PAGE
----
Endl, J., E. G. Achigan-Dako, A. K. Pandey, A. J. Monforte, B. Pico, and H. Schaefer. 2018. Repeated domestication of melon (Cucumis melo) in Africa and Asia and a new close relative from India. American Journal of Botany 105(10): 1–10. doi:10.1002/ajb2.1172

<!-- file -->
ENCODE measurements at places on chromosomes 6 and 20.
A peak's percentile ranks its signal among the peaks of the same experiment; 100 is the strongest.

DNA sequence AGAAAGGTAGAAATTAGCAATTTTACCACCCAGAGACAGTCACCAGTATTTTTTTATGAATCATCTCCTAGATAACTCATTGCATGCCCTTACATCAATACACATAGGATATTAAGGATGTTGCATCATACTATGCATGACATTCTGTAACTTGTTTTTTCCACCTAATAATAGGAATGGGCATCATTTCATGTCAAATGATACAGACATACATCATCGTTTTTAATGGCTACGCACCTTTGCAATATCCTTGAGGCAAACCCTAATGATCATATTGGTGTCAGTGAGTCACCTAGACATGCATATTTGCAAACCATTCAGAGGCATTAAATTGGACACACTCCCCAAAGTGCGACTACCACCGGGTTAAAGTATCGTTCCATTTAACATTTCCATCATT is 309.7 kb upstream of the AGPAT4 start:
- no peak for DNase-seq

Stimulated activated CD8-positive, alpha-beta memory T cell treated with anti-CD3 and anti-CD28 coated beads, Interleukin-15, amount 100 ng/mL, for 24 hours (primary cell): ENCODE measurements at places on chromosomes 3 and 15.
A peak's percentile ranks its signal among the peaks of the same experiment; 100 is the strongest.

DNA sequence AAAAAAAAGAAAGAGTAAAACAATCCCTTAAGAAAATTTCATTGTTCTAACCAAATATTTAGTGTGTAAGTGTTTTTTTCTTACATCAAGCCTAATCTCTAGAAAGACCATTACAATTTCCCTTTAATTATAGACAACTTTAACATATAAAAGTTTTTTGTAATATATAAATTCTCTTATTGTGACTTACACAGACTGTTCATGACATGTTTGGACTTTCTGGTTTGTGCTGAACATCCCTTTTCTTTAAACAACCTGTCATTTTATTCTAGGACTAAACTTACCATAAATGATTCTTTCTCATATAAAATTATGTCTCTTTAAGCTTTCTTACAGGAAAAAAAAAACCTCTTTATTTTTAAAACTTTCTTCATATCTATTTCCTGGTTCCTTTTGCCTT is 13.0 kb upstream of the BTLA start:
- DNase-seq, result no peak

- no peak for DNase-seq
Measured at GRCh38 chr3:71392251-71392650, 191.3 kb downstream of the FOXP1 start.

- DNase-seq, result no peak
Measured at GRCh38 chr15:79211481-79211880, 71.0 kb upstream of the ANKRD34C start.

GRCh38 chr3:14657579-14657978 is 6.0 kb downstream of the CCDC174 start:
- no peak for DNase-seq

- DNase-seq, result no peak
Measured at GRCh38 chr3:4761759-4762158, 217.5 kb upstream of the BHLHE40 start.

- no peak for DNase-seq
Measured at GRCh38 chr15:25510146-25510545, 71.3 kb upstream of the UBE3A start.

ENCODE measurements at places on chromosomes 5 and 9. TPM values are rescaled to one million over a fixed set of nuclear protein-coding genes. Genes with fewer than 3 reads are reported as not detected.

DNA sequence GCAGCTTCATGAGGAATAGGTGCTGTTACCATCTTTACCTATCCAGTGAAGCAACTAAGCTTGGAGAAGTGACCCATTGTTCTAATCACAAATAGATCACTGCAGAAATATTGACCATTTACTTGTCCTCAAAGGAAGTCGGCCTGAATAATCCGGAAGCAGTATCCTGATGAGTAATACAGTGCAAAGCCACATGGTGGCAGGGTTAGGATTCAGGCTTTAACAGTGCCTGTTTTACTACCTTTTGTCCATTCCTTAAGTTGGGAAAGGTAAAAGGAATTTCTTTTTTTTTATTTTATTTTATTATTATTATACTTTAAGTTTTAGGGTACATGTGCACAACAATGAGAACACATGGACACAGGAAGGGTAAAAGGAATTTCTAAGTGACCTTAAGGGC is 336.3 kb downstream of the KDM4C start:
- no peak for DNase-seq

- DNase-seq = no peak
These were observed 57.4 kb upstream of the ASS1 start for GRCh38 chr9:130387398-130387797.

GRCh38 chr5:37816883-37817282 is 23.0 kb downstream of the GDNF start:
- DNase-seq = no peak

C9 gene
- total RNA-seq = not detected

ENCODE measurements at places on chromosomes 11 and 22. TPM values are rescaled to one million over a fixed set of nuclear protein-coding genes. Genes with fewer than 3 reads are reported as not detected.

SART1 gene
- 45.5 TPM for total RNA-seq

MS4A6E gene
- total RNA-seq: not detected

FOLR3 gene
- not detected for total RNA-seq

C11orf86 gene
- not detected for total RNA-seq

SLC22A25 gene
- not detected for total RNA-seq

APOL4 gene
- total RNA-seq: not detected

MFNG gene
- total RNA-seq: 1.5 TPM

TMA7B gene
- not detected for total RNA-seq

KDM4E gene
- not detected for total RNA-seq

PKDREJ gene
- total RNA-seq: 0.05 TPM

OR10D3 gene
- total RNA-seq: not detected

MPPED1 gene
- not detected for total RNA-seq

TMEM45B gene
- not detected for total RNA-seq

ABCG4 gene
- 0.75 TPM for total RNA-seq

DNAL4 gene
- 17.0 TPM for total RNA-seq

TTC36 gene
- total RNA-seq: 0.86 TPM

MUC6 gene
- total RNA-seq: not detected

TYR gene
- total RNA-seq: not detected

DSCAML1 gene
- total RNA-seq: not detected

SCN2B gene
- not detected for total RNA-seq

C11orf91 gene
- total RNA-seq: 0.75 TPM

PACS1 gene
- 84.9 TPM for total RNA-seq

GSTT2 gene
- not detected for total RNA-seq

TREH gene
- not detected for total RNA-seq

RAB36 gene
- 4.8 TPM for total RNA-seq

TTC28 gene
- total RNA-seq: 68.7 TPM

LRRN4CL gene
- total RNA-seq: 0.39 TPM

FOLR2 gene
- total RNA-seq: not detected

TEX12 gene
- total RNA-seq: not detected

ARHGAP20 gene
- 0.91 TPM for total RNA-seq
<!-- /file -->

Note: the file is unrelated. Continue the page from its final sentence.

The domestication history of melon is still unclear. An African or Asian origin has been suggested, but its closest wild relative was recently revealed to be an Australian species. The complicated taxonomic history of melon has resulted in additional confusion, with a high number of misidentified germplasm collections currently used by breeders and in genomics research. Using seven DNA regions sequenced for 90% of the genus and the major cultivar groups, we sort out described names and infer evolutionary origins and domestication centers. We found that modern melon cultivars go back to two lineages, which diverged ca. 2 million years ago. One is restricted to Asia (Cucumis melo subsp. melo), and the second, here described as C. melo subsp. meloides, is restricted to Africa. The Asian lineage has given rise to the widely commercialized cultivar groups and their market types, while the African lineage gave rise to cultivars still grown in the Sudanian region. We show that C. trigonus, an overlooked perennial and drought-tolerant species from India is among the closest living relatives of C. melo. Melon was domesticated at least twice: in Africa and Asia. The African lineage and the Indian C. trigonus are exciting new resources for breeding of melons tolerant to climate change.